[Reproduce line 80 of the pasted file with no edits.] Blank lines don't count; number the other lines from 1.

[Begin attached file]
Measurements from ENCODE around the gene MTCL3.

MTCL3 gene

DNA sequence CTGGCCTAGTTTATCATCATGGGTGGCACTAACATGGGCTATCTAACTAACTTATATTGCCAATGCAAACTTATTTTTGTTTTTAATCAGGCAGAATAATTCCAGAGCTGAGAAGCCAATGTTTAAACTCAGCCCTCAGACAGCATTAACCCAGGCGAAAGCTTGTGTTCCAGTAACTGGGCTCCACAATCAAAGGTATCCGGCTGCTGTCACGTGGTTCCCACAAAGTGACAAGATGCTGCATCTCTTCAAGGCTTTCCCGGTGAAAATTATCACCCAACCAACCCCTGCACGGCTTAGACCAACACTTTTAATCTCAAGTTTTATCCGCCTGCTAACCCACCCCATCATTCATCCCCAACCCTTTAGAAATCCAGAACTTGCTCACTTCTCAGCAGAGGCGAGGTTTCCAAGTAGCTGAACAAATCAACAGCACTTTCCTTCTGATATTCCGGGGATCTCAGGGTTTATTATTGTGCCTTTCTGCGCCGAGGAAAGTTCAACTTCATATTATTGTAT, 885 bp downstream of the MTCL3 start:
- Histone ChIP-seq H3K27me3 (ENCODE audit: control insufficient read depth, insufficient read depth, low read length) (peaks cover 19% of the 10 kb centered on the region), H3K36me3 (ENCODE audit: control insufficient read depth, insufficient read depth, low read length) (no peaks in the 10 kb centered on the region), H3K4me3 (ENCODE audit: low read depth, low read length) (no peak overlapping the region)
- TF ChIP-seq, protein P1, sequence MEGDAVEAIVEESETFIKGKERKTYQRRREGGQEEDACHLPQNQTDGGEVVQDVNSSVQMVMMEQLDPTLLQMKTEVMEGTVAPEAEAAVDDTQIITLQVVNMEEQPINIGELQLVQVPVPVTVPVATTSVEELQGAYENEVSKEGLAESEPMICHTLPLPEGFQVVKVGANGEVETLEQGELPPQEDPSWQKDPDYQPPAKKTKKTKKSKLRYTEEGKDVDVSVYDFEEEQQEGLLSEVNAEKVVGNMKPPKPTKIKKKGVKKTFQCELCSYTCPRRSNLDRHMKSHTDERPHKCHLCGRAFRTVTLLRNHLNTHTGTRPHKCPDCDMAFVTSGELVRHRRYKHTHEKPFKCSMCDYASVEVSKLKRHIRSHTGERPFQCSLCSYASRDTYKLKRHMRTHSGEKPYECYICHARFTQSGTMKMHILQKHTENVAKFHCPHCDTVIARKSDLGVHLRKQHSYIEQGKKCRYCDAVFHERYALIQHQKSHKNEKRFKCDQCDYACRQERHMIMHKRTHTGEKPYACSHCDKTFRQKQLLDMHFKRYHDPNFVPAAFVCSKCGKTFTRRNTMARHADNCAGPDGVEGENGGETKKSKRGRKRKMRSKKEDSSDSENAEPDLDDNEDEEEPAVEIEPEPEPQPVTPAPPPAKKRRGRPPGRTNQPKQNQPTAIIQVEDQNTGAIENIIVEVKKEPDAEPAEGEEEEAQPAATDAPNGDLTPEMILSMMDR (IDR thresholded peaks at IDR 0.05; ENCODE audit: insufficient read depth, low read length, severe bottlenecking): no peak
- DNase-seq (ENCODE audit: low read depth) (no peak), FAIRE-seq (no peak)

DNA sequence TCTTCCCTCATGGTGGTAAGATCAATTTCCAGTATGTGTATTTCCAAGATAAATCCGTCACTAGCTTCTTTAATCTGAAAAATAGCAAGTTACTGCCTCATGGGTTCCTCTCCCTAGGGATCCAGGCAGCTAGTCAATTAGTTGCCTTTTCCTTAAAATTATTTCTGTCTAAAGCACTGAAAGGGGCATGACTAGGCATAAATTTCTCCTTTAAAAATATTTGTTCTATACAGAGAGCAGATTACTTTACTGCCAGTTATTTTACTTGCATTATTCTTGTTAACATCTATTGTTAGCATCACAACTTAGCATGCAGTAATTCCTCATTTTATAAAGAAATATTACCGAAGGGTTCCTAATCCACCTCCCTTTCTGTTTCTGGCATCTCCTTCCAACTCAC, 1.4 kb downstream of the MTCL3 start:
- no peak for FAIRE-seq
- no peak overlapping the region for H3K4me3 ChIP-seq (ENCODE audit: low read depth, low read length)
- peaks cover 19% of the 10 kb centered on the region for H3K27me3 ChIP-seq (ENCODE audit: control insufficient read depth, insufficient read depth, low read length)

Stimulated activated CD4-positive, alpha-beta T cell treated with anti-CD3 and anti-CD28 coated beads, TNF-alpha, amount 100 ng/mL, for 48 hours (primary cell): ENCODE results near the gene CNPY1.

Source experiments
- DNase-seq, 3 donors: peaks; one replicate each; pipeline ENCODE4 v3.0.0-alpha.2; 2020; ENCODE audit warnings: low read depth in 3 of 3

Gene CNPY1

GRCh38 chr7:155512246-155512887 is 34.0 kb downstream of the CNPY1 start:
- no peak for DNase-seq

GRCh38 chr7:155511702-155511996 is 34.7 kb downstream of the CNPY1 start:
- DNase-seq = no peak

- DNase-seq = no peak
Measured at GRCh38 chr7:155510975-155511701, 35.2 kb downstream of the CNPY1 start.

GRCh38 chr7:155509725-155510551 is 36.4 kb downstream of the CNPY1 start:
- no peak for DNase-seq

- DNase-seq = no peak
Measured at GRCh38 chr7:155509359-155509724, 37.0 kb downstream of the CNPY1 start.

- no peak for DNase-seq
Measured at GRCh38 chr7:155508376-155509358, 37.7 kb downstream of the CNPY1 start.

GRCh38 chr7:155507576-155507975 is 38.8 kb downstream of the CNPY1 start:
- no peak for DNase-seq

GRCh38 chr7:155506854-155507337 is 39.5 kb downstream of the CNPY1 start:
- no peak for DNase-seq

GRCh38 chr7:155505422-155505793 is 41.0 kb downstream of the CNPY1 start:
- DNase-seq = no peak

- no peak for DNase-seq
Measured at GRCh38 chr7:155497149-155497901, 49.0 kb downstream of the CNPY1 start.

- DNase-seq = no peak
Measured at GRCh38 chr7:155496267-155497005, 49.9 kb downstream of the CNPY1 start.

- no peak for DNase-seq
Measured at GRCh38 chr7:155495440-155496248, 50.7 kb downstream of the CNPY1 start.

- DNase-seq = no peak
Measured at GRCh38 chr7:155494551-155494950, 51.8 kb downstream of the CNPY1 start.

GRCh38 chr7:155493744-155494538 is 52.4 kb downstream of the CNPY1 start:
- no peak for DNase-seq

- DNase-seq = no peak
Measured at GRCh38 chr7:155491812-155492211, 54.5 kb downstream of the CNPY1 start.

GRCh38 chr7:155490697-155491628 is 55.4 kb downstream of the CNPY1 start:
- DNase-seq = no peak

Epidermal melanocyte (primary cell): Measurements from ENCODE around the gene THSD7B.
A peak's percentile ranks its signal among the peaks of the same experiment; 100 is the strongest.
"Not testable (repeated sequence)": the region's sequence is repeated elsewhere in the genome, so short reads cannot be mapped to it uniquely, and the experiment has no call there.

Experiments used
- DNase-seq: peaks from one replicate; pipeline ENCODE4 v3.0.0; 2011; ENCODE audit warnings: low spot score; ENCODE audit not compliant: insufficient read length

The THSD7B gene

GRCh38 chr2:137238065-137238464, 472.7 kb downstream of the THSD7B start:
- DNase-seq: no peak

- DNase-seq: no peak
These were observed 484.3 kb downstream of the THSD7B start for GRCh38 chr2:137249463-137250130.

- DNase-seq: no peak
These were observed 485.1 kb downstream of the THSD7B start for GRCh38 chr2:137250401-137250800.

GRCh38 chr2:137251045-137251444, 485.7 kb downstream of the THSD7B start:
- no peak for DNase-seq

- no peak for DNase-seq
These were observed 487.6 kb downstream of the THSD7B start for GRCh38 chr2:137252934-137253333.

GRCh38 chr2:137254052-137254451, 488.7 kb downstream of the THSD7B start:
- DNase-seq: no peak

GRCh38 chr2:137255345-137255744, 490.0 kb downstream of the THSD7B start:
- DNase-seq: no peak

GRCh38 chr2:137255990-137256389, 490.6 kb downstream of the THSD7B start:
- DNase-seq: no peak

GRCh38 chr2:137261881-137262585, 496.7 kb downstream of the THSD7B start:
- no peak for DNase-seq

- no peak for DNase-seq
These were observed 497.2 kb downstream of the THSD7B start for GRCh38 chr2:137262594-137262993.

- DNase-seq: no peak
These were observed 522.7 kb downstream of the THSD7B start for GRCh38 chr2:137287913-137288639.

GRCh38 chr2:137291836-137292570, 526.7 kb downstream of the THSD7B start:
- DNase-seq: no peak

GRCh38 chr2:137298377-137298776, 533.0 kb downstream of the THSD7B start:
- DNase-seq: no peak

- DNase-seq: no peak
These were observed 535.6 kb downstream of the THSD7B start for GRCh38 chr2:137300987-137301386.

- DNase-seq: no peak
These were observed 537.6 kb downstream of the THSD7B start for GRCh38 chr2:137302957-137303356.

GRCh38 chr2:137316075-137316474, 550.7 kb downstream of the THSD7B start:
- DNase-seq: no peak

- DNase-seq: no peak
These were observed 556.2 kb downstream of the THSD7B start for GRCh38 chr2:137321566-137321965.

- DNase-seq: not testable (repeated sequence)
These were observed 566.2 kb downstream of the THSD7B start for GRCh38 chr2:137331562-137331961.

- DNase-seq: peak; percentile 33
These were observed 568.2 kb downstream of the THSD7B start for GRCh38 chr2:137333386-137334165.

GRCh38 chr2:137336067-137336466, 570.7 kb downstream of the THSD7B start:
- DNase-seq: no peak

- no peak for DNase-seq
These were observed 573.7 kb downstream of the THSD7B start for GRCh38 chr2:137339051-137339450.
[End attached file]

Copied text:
These were observed 535.6 kb downstream of the THSD7B start for GRCh38 chr2:137300987-137301386.